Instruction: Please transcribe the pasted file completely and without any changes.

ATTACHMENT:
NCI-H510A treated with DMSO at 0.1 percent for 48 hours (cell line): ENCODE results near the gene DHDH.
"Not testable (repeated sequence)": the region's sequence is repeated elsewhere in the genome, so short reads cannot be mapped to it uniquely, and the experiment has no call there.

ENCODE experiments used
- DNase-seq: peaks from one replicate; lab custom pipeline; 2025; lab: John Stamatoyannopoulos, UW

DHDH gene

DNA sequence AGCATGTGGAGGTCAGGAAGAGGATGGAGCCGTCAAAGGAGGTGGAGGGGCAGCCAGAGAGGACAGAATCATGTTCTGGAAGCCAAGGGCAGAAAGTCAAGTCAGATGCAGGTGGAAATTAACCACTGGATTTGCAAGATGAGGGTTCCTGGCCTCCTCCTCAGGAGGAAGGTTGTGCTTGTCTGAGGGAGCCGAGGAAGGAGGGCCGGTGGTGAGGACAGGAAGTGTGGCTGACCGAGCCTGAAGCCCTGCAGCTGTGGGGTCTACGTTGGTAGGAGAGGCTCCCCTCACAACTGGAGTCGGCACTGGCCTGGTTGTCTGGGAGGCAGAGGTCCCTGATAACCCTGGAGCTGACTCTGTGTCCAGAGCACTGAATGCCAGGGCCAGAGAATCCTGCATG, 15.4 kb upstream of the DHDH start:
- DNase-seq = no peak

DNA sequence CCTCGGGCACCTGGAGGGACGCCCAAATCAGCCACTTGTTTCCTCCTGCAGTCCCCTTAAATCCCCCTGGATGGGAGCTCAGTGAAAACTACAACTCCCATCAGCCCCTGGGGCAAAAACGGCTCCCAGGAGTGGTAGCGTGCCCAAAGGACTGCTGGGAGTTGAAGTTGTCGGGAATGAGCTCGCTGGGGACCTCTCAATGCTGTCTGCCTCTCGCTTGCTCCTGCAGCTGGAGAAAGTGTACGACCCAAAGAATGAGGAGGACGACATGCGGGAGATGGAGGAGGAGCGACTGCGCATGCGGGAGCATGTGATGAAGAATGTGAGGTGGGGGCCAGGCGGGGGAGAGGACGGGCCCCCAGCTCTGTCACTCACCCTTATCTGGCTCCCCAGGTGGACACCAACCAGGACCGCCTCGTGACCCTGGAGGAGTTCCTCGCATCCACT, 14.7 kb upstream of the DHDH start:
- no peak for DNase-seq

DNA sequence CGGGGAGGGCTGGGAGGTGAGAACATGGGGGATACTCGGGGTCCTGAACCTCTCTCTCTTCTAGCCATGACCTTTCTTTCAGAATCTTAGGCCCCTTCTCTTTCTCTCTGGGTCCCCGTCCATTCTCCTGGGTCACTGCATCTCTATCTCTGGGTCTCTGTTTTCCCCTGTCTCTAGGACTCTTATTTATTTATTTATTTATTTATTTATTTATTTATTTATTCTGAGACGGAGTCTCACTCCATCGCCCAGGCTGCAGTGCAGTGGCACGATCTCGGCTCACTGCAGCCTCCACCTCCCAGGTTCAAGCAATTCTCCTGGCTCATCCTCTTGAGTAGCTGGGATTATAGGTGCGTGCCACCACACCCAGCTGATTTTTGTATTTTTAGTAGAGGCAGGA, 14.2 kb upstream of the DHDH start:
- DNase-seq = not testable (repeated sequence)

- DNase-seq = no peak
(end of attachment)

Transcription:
NCI-H510A treated with DMSO at 0.1 percent for 48 hours (cell line): ENCODE results near the gene DHDH.
"Not testable (repeated sequence)": the region's sequence is repeated elsewhere in the genome, so short reads cannot be mapped to it uniquely, and the experiment has no call there.

ENCODE experiments used
- DNase-seq: peaks from one replicate; lab custom pipeline; 2025; lab: John Stamatoyannopoulos, UW

DHDH gene

DNA sequence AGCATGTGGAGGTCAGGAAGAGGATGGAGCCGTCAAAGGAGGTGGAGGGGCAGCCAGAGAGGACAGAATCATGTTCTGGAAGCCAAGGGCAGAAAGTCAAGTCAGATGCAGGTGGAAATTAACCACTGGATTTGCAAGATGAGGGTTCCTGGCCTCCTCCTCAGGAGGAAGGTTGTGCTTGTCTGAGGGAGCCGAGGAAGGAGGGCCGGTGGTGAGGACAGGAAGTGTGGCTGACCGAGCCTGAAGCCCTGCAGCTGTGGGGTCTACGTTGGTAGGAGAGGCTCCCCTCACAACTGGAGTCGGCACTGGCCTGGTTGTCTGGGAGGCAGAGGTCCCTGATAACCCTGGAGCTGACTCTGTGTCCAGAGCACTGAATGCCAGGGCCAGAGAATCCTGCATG, 15.4 kb upstream of the DHDH start:
- DNase-seq = no peak

DNA sequence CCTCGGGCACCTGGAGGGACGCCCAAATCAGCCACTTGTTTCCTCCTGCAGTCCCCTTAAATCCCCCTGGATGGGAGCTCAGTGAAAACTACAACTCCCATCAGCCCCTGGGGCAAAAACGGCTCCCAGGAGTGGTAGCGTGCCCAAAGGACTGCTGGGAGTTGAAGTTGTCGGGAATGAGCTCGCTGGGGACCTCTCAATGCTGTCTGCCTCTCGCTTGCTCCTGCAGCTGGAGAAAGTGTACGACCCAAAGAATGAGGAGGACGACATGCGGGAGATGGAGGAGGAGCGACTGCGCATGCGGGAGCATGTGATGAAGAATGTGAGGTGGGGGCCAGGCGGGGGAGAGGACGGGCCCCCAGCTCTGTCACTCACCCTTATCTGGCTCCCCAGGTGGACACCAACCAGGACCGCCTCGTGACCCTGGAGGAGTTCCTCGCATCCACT, 14.7 kb upstream of the DHDH start:
- no peak for DNase-seq

DNA sequence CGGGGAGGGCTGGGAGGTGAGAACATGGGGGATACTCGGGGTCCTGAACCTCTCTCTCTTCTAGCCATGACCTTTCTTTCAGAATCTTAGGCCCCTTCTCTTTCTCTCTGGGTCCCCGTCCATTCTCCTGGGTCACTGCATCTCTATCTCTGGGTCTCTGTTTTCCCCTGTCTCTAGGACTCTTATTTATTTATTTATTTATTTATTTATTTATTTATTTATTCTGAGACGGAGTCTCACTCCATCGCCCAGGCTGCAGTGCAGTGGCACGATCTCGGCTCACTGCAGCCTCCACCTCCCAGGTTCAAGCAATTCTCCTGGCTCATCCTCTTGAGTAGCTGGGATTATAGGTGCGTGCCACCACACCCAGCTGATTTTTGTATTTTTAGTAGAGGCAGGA, 14.2 kb upstream of the DHDH start:
- DNase-seq = not testable (repeated sequence)

- DNase-seq = no peak